But I also find myself hesitating sometimes because I feel like I’ve already talked about a given topic. Sure, I could write about the underlying racism and hypocrisy of Robert Silverberg’s criticism of N. K. Jemisin’s Hugo win and speech, but do I have anything new to say that I haven’t said a dozen times before? Or I could talk about the frustration that even after 13 published novels, I still get stuck trying to plot out the next one, but I’ve written about my writing and process so many times, aren’t we all tired of it?

And I’m realizing I’m wrong about that. Just because I’ve written about something before doesn’t mean everyone’s read it. (How arrogant would it be to assume everyone’s read the entire archives of my blog?) Hell, some of you people weren’t even alive when I wrote my first LiveJournal post!

I wrote something on Twitter last night about how I wrote and published a lot of books before I even considered quitting my day job. This got a number of responses, which surprised me at first — it’s hardly the first time I’ve talked about that.

Our audience, our community, is constantly changing. And it’s not about always having something new and unique to say. Sometimes it’s about participating in the conversation. Sometimes it’s about trying to offer counterpoints and balance to the nastiness.

I’m still struggling with the planning for book three, so I can’t guarantee a flood of new blog posts. But I’m going to try to stop chucking possible posts and topics just because I might have talked about them before.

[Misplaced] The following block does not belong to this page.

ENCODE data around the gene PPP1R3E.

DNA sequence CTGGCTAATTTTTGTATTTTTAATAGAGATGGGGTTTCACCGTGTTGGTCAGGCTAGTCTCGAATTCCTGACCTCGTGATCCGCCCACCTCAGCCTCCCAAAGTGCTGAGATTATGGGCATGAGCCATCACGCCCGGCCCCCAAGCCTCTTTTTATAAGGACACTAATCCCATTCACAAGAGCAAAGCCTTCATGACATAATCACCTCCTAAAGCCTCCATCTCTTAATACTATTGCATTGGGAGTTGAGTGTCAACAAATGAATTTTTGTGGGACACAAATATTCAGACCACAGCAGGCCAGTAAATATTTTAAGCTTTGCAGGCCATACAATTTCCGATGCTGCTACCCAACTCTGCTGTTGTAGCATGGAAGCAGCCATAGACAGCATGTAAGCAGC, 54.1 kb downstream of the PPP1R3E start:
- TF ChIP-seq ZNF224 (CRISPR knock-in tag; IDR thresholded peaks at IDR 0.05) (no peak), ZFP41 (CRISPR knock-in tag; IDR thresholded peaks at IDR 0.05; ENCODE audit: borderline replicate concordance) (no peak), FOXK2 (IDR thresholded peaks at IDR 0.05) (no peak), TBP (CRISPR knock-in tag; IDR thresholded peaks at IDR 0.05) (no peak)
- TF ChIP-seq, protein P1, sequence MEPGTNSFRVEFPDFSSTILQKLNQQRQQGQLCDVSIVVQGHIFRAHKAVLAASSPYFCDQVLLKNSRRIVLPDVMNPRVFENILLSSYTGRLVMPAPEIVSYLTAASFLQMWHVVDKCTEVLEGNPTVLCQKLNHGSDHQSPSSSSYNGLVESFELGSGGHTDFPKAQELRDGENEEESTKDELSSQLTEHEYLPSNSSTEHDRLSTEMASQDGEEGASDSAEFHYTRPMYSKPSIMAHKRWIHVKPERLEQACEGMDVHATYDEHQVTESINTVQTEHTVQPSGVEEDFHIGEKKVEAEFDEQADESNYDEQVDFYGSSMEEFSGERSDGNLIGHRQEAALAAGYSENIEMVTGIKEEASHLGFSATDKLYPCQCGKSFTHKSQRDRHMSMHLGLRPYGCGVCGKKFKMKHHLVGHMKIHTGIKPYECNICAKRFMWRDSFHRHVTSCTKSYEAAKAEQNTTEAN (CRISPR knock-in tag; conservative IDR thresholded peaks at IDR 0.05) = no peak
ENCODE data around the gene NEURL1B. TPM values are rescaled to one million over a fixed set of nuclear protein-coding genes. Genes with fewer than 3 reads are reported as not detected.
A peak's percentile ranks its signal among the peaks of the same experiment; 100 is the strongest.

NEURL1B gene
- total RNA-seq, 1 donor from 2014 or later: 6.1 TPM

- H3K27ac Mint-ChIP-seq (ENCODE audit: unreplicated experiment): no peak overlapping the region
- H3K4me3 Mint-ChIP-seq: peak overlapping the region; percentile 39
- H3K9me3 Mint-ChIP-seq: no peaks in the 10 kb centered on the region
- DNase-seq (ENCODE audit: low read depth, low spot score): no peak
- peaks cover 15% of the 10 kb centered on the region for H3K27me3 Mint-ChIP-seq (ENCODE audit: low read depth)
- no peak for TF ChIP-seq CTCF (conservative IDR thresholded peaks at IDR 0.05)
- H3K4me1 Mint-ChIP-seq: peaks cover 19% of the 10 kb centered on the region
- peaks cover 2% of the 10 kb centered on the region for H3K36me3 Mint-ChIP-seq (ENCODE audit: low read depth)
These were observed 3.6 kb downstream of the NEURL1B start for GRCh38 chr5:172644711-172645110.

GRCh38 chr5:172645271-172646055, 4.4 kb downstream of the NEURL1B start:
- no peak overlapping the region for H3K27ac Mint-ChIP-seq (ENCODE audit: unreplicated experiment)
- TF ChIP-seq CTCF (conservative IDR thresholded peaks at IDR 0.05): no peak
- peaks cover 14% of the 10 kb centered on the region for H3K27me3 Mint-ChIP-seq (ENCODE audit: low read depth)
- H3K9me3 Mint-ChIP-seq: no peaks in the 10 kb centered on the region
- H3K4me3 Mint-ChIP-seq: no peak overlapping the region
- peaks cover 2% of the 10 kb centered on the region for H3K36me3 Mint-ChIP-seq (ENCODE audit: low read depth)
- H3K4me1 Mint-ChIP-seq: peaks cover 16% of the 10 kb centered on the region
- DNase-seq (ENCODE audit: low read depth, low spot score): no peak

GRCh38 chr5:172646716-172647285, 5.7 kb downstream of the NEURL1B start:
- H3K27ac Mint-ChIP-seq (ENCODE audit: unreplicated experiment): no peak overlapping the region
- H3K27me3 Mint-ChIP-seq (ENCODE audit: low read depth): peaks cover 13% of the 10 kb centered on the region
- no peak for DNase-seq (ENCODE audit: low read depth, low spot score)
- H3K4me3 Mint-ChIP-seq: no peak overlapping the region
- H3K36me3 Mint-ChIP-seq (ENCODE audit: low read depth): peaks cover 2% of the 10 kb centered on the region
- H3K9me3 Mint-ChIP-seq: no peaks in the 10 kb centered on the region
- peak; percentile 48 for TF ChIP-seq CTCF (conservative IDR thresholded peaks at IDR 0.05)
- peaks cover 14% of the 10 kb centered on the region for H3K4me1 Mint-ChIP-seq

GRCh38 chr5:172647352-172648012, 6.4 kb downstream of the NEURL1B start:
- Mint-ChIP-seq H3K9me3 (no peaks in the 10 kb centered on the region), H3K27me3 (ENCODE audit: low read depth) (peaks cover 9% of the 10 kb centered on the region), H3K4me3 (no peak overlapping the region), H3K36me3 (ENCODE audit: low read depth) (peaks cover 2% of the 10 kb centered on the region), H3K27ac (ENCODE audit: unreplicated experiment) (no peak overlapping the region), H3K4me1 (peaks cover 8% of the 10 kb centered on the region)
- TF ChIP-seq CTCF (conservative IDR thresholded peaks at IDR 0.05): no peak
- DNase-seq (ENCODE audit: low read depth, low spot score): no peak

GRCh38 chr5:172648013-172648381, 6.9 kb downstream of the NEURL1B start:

Kelly Marie Tran on Marginalization and Online Harassment

“It wasn’t their words, it’s that I started to believe them…”

Actress Kelly Marie Tran — the first woman of color to have a leading role in a “Star Wars” movie — wrote a personal essay for the New York Times: “Kelly Marie Tran: I Won’t Be Marginalized by Online Harassment.”

“Because the same society that taught some people they were heroes, saviors, inheritors of the Manifest Destiny ideal, taught me I existed only in the background of their stories, doing their nails, diagnosing their illnesses, supporting their love interests — and perhaps the most damaging — waiting for them to rescue me.”

After The Last Jedi came out, Tran was harassed off of social media by toxic “fans.”

“And that feeling, I realize now, was, and is, shame, a shame for the things that made me different, a shame for the culture from which I came from.”

It’s a powerful essay. I strongly recommend it.

Aftermath, by Chuck Wendig

Aftermath: CoverAftermath [Amazon | B&N | IndieBound] is the first book of Chuck Wendig‘s Star Wars trilogy that connects the period between Return of the Jedi and The Force Awakens. The book has generated some strong and at times vicious reactions.

Here’s the official publisher’s description:

As the Empire reels from its critical defeats at the Battle of Endor, the Rebel Alliance—now a fledgling New Republic—presses its advantage by hunting down the enemy’s scattered forces before they can regroup and retaliate. But above the remote planet Akiva, an ominous show of the enemy’s strength is unfolding. Out on a lone reconnaissance mission, pilot Wedge Antilles watches Imperial Star Destroyers gather like birds of prey circling for a kill, but he’s taken captive before he can report back to the New Republic leaders.

Meanwhile, on the planet’s surface, former rebel fighter Norra Wexley has returned to her native world—war weary, ready to reunite with her estranged son, and eager to build a new life in some distant place. But when Norra intercepts Wedge Antilles’s urgent distress call, she realizes her time as a freedom fighter is not yet over. What she doesn’t know is just how close the enemy is—or how decisive and dangerous her new mission will be.